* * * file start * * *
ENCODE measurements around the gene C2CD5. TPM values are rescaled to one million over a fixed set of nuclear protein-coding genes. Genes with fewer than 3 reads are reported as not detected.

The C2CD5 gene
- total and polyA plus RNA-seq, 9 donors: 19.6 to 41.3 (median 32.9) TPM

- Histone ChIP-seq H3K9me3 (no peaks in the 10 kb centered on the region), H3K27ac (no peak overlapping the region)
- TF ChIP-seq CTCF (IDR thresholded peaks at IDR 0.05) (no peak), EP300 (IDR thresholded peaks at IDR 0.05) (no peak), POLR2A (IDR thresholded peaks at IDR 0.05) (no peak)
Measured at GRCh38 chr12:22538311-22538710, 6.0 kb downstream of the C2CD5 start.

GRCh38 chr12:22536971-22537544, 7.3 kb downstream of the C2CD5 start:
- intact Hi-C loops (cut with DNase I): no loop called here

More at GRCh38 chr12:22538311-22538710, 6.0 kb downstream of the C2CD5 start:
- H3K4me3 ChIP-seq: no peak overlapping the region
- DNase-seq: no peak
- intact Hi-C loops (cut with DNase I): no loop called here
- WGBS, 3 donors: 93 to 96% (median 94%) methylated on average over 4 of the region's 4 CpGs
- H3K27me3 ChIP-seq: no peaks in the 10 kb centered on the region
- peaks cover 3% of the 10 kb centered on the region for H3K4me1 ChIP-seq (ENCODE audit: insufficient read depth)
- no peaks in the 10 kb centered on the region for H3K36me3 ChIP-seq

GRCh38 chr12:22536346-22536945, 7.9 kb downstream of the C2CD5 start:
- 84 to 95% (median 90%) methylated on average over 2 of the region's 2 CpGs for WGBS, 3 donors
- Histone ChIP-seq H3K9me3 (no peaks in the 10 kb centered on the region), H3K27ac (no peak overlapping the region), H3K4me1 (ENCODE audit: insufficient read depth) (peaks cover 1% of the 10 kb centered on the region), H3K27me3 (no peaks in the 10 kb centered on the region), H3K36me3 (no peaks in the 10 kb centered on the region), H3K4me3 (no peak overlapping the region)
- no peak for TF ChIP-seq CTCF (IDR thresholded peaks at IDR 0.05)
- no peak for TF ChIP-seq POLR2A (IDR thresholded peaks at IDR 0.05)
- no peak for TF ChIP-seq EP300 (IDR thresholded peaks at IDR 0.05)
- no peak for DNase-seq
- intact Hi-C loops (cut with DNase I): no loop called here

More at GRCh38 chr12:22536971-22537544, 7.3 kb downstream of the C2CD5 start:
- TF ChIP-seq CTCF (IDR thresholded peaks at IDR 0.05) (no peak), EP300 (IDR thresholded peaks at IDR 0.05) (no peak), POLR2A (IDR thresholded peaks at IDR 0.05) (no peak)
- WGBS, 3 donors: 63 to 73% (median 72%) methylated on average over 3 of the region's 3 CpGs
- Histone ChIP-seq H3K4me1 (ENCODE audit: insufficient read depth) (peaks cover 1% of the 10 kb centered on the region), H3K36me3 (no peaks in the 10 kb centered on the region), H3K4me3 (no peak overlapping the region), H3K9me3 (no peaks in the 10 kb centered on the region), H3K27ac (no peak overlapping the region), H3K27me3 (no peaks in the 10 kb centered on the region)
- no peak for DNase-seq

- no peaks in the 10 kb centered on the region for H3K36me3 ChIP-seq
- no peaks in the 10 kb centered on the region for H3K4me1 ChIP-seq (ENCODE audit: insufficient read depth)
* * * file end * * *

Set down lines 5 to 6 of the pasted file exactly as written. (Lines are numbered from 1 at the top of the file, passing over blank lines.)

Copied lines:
- TF ChIP-seq CTCF (IDR thresholded peaks at IDR 0.05) (no peak), EP300 (IDR thresholded peaks at IDR 0.05) (no peak), POLR2A (IDR thresholded peaks at IDR 0.05) (no peak)
Measured at GRCh38 chr12:22538311-22538710, 6.0 kb downstream of the C2CD5 start.